American Forests’ Science Advisory Board member Dr. Robert Mangold has a long history in the field of forest management, including 23 years with the USDA Forest Service, where he now serves as director of forest health protection. His accomplishments include managing a seed orchard that produced genetically modified stock and serving as editor of the journal Tree Planters’ Notes.

Robert Mangold

Robert Mangold

Why did you choose to go into forestry?

As a suburban kid, most of the trees I saw had fences around them. However, on a trip out west when I was 10, I got the nature “bug,” and in subsequent experiences in the great outdoors, a love of nature ensued. The forest-health part was even more random, but I’m happy it worked out this way.

What has been the most difficult experience in your line of work?

When the Asian longhorned beetle (ALB) landed in Chicago, it devastated many trees in the city. Some tree-lined streets had most or all of their trees cut down to slow the spread and help successfully eradicate the pest. Meeting with homeowners whose streets were radically altered was a very moving experience. But the Animal Plant Health Inspection Service (APHIS), the Forest Service and state and local officials were eventually successful in eradicating ALB.

What is your favorite part of your field?

Although pest problems are a big issue in this country, I am pleased to be able to work with a large group of professionals (more than 200 across the country) to develop programs that have made a big difference on the ground for landowners of all kinds. Our Slow-the-Spread program for gypsy moth has prevented at least 60 million acres or more from imminent infestation so far. We’ve treated more than one million acres of land to augment their ability to fight off southern pine beetles. Other efforts have equally positive effects across the country.

What have you found to be the most surprising thing about forest health and management?

I guess I’d have to say how difficult it is to predict how invasive a new pest invader will be. We’re trying to use science to predict invasiveness, but it’s not working as well as we’d like. Hundreds of insect pests are intercepted in our ports of entry in the U.S. Many fewer get established, and fewer still create problems. If we could more accurately predict which ones to manage — with (APHIS) having the lead for new invaders — it would make our lives easier.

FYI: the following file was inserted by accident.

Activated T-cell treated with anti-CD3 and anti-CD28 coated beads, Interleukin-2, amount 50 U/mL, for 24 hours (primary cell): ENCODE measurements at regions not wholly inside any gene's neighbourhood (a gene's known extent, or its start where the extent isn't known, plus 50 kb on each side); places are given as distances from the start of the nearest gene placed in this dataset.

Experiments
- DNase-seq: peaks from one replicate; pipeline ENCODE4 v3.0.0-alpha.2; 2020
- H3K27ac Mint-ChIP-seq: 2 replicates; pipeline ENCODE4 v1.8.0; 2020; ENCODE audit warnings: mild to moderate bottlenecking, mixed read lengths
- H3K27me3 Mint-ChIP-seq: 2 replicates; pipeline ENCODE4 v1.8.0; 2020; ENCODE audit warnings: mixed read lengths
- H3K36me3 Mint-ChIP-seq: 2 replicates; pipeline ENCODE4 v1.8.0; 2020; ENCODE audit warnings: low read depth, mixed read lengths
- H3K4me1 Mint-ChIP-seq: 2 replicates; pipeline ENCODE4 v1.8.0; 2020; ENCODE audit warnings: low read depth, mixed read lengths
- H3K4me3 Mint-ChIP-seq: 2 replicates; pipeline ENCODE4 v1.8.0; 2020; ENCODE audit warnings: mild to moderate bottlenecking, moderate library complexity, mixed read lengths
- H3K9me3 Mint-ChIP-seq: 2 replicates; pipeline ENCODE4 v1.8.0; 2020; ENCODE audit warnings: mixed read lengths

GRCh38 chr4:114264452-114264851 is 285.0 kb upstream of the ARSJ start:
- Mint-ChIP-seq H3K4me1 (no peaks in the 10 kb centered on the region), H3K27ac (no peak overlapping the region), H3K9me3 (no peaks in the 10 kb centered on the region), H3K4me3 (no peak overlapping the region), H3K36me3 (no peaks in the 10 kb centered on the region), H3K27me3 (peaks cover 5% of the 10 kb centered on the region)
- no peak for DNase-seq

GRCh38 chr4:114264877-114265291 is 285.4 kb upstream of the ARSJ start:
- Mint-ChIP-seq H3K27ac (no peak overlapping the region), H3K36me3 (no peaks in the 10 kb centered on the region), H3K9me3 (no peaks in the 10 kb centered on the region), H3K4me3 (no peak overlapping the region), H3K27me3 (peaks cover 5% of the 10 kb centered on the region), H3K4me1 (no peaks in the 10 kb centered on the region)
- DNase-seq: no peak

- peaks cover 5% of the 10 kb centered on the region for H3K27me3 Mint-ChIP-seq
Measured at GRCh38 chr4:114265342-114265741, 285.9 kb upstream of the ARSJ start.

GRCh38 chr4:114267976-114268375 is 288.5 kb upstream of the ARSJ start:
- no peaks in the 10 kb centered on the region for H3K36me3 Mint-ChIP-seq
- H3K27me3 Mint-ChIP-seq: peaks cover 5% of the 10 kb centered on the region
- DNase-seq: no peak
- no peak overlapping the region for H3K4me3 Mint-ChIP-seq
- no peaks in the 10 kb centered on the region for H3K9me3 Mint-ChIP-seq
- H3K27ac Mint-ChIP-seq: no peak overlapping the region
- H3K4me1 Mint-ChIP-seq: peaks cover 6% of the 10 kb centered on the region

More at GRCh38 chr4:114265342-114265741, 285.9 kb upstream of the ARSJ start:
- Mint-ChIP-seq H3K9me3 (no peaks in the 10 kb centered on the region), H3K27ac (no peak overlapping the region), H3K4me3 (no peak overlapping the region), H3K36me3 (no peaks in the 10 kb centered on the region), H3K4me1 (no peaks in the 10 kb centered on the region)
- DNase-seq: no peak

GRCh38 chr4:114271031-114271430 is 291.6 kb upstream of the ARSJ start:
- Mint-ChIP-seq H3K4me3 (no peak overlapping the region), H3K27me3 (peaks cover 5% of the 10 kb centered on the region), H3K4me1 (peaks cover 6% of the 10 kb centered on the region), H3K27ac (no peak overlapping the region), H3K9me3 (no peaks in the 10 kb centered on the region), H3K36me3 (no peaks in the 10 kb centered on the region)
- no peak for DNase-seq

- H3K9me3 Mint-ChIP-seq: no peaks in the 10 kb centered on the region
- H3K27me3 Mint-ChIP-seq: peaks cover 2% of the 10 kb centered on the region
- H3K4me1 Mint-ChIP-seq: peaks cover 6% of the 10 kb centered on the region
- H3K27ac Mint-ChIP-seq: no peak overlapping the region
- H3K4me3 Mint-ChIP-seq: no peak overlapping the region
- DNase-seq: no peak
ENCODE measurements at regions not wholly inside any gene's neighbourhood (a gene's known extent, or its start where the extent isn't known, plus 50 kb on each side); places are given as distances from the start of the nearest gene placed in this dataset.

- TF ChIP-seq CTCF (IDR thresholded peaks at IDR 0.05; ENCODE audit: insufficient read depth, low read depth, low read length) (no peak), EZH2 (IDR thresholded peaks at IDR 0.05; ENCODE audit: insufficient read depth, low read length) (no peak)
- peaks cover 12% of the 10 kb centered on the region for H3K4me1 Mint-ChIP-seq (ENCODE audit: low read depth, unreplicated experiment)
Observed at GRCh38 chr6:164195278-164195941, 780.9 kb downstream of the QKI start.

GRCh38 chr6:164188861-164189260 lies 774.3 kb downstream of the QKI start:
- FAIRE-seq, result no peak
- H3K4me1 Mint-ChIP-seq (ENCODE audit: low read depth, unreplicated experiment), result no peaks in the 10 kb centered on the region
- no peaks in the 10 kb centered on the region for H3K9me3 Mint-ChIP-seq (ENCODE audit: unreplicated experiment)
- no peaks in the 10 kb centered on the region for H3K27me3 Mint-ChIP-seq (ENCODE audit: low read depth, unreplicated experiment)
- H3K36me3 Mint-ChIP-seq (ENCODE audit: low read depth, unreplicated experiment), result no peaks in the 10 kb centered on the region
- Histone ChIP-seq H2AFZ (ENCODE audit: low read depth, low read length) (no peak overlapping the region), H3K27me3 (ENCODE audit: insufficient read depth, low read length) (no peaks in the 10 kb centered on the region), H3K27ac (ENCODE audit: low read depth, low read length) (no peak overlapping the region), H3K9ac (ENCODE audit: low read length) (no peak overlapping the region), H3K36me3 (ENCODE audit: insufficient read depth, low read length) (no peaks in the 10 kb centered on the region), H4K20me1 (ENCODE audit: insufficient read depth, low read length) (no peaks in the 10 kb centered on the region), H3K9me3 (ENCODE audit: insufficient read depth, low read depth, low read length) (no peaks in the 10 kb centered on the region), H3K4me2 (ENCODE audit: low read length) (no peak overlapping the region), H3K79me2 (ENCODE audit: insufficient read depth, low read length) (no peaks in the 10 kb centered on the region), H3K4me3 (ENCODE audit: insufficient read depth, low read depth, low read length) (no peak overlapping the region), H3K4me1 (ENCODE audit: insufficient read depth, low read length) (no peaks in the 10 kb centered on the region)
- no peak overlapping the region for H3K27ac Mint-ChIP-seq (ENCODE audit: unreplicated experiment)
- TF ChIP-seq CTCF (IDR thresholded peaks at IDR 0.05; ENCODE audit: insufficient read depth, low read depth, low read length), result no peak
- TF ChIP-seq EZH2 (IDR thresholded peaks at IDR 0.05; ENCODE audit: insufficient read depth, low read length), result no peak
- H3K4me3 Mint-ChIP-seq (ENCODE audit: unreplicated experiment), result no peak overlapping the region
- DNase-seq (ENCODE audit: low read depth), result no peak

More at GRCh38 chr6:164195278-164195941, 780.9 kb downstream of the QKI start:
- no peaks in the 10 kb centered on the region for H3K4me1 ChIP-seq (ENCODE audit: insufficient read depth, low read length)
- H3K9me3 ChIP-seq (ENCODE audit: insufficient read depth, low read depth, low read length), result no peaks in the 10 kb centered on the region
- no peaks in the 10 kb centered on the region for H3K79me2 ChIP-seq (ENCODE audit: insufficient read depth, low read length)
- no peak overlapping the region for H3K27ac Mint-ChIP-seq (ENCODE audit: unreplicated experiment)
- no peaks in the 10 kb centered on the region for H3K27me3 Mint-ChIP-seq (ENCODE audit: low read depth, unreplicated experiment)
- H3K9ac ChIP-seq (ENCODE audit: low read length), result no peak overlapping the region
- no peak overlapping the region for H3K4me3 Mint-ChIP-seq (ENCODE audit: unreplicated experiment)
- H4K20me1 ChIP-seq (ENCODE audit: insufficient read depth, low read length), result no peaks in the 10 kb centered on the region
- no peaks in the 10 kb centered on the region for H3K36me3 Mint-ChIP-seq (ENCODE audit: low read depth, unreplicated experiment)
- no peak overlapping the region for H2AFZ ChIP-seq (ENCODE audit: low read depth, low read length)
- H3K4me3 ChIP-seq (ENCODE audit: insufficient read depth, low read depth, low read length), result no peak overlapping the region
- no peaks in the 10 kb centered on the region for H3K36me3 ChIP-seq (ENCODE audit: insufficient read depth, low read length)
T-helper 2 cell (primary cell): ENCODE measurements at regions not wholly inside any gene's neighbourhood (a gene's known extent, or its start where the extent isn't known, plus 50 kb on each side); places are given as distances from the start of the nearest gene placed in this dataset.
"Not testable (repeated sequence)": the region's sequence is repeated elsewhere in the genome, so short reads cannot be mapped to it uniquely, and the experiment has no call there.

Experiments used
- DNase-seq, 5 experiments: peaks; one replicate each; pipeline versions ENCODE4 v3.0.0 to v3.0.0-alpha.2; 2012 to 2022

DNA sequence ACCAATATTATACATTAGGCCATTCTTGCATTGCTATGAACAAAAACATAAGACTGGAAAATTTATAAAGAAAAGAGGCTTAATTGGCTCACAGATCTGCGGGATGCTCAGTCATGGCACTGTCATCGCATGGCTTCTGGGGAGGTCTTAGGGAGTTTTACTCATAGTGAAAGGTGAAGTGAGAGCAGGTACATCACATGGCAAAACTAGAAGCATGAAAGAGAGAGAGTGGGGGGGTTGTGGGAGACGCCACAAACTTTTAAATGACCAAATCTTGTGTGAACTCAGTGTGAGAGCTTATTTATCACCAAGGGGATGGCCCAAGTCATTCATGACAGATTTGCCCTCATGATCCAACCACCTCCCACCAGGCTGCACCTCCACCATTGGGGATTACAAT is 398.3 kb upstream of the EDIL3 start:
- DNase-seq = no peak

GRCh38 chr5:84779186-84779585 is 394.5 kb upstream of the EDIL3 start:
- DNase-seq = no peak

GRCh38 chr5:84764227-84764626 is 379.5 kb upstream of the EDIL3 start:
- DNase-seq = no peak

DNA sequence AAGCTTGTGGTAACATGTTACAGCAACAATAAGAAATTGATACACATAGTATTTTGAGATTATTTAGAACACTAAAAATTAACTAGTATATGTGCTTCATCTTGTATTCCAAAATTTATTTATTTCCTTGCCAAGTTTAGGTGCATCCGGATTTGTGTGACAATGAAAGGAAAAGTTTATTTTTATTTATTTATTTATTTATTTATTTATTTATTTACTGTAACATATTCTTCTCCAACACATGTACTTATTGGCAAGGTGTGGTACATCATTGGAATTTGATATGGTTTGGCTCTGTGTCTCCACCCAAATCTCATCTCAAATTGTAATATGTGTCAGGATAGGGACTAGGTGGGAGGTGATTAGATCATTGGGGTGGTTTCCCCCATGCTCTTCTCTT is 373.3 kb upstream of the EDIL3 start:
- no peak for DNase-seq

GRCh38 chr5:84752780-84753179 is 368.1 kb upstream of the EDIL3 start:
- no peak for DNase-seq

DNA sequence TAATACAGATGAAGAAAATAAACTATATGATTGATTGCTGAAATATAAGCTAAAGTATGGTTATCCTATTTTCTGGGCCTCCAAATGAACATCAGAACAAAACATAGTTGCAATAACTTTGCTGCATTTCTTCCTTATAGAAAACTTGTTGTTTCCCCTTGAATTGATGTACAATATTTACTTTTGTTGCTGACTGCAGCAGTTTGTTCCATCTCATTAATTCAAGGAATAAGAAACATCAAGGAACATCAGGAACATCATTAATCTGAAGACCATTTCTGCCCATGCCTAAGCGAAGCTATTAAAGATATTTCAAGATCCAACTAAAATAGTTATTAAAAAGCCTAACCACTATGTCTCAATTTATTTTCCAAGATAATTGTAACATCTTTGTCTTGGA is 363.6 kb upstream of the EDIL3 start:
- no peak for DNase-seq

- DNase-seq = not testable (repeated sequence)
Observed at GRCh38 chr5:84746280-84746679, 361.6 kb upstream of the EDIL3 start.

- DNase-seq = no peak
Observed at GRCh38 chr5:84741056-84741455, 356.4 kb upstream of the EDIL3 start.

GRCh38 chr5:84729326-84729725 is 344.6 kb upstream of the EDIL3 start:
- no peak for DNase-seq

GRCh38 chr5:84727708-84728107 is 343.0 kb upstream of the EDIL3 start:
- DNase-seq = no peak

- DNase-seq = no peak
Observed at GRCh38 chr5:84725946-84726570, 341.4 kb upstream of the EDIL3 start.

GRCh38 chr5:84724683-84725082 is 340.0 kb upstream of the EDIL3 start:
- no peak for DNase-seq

California redwoods

California redwoods. Credit: Brian Gratwicke/Flickr

Do you have a favorite story from your years in the Forest Service?

I look back fondly at my days in the field — getting helicoptered into a remote location to inventory a stand for management purposes. We’d see great wildlife and have the woods to ourselves in the dead of winter. It was special. My other favorite would be the time I spent climbing 100-foot trees in California to do tree-breeding work in the 1970s. I look at some of the pictures from back then and sure hope my kids don’t try that.

What do you think is the biggest issue facing forests today?

I think we need to find the balance between leaving the forest to fix itself and active management where and when we can afford to. In the West, insects, pathogens and fire have a much larger footprint than we will ever have. In the East, invasive pests will have large impacts on the composition and structure of forests. But our programs will help save communities and improve the health of our forests.

Where was the most interesting place you were able to travel to in the name of science and why?

In 2006, I traveled to Yunan Province in western China. This area has a large Tibetan-Chinese composition. We were about 50 kilometers from Myanamar and India. I was there trying to set up a partnership with the Chinese State Forestry Administration. We were trying to find the origin of the pathogen that causes Sudden Oak Death and had good reason to believe it could be in that area. It was a multi-faceted trip that has led to fruitful cooperation with the Chinese government. And we’re still looking for the origin of that pathogen — in Yunan.

Who is your favorite fictional scientist?

I think that would have to be Dr. Doolittle.  He had a way with animals.

Where is your favorite spot to experience nature?

I love trees. It’s great to have this connection with trees because unless you are in the Gobi Desert, you’ll see a tree everyday. I have to say that the Cascades of the Pacific Northwest, especially Southwest Oregon where I did my doctorate, is my favorite. You’ve got Crater Lake and the North Umpqua River drainage. But it’s hard to play favorites. This country is blessed with beautiful forests — many in “natural” states — and there is about as much forest now as there was in 1900. So thankfully, trees are very adaptable and resilient — it makes our job a bit easier.

If you weren’t a scientist, what would you be?

Probably a doctor of something …